Identify the beliefs you have about food that have allowed you to manage emotion and conflicts. We all learned about food as children and created beliefs that inform how we eat. They may be beliefs about food, and they may be beliefs about the self. For example, I am not lovable. Food is love. Food fills my emptiness. I am powerless. Food gives me control. Food manages my feelings. I am not safe. Food keeps me heavy, which keeps me safe. These beliefs, formed in childhood, are often the source of emotional eating. As children we may not have had alternate ways to get our emotional needs met. However, although we sometimes forget, as adults we have many choices available to us for love, nurturing, recreation, safety, and physical comfort. Connect to the wise adult within you and write down some new beliefs that will serve your physical and emotional health. For example, I am lovable and I experience love in my relationship with my children. I am nurtured when I care for my body.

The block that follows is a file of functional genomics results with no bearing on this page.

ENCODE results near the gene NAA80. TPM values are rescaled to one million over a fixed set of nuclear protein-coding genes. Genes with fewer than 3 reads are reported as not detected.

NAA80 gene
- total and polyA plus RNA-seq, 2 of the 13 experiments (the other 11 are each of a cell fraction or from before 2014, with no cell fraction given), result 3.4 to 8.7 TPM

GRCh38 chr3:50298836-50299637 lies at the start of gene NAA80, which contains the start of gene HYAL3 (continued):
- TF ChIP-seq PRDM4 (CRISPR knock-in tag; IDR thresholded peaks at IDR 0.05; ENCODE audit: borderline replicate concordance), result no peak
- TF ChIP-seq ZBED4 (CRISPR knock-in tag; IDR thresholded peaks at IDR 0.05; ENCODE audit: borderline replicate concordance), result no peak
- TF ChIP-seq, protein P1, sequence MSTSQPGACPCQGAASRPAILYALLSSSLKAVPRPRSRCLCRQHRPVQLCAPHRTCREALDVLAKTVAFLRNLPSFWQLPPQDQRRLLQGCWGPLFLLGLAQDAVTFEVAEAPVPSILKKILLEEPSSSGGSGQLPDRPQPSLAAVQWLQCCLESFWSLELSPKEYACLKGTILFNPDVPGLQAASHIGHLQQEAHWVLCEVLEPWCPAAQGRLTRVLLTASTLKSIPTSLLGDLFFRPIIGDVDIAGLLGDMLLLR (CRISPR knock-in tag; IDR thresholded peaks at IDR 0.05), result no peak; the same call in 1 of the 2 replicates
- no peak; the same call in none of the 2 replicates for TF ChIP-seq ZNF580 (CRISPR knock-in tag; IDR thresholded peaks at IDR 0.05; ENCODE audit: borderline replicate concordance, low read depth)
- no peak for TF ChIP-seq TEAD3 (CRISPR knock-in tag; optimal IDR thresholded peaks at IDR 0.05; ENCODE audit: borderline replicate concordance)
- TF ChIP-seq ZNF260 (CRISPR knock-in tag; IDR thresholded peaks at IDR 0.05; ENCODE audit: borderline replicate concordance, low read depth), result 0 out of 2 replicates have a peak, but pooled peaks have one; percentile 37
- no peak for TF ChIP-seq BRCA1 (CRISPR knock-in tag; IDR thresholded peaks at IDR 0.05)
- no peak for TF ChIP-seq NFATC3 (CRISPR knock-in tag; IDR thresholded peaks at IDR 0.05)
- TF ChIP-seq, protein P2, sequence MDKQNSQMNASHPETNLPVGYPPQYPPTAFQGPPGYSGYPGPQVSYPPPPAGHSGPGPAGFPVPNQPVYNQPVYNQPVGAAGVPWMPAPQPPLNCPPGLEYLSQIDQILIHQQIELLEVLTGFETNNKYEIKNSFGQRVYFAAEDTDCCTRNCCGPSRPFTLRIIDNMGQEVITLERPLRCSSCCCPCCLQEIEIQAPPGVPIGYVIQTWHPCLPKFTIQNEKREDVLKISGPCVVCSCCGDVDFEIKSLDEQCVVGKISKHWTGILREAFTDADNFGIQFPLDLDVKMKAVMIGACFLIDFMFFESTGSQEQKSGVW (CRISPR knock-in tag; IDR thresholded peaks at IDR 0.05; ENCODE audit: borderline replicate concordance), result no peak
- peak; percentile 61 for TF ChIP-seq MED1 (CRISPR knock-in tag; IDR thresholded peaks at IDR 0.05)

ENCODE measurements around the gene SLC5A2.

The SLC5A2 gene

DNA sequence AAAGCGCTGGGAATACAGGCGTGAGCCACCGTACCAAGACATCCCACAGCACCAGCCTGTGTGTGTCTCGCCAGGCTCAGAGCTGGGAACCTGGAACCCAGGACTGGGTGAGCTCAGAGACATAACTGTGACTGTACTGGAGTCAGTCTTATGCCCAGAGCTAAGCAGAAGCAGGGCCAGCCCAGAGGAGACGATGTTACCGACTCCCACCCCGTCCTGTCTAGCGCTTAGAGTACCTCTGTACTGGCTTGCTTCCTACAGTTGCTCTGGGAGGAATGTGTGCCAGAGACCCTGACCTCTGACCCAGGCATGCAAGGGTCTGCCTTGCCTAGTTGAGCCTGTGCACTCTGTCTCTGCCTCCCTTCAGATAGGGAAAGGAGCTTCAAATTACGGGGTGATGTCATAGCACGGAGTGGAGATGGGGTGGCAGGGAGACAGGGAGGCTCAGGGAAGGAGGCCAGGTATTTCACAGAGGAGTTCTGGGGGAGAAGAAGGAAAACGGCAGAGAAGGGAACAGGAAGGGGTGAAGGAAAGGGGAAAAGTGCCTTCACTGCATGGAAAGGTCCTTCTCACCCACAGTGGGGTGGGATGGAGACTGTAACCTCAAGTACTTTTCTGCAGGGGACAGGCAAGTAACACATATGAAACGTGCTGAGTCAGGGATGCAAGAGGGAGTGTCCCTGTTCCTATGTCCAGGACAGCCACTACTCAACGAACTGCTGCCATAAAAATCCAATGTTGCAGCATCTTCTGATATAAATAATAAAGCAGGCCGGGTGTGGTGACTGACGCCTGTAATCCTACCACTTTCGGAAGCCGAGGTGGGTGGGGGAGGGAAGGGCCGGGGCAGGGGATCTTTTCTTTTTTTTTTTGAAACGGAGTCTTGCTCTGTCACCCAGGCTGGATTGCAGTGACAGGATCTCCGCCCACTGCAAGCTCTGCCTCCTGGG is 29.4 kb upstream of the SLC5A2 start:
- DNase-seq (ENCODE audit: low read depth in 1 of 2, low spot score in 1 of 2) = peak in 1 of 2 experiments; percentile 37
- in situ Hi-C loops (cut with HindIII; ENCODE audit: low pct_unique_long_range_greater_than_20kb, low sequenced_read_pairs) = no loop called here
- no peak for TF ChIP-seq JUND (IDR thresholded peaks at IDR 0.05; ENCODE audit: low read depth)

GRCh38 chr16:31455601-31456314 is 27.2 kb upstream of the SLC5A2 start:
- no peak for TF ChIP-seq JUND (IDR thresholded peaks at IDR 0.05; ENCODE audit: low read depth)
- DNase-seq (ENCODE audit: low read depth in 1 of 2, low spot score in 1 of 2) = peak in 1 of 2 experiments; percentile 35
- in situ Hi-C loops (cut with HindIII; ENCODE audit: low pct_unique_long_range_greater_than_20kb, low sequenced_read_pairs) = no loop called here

Using these techniques, you can release the extra weight you are carrying. Diets don’t work; connecting to yourself does. Enjoy the journey!
Sarah DiPerna, PsyD is a Licensed Clinical Psychologist, Master Clinical Hypnotherapy Trainer, Kundalini Yoga Teacher and owner of Healing Hearts Center. See ad page 9.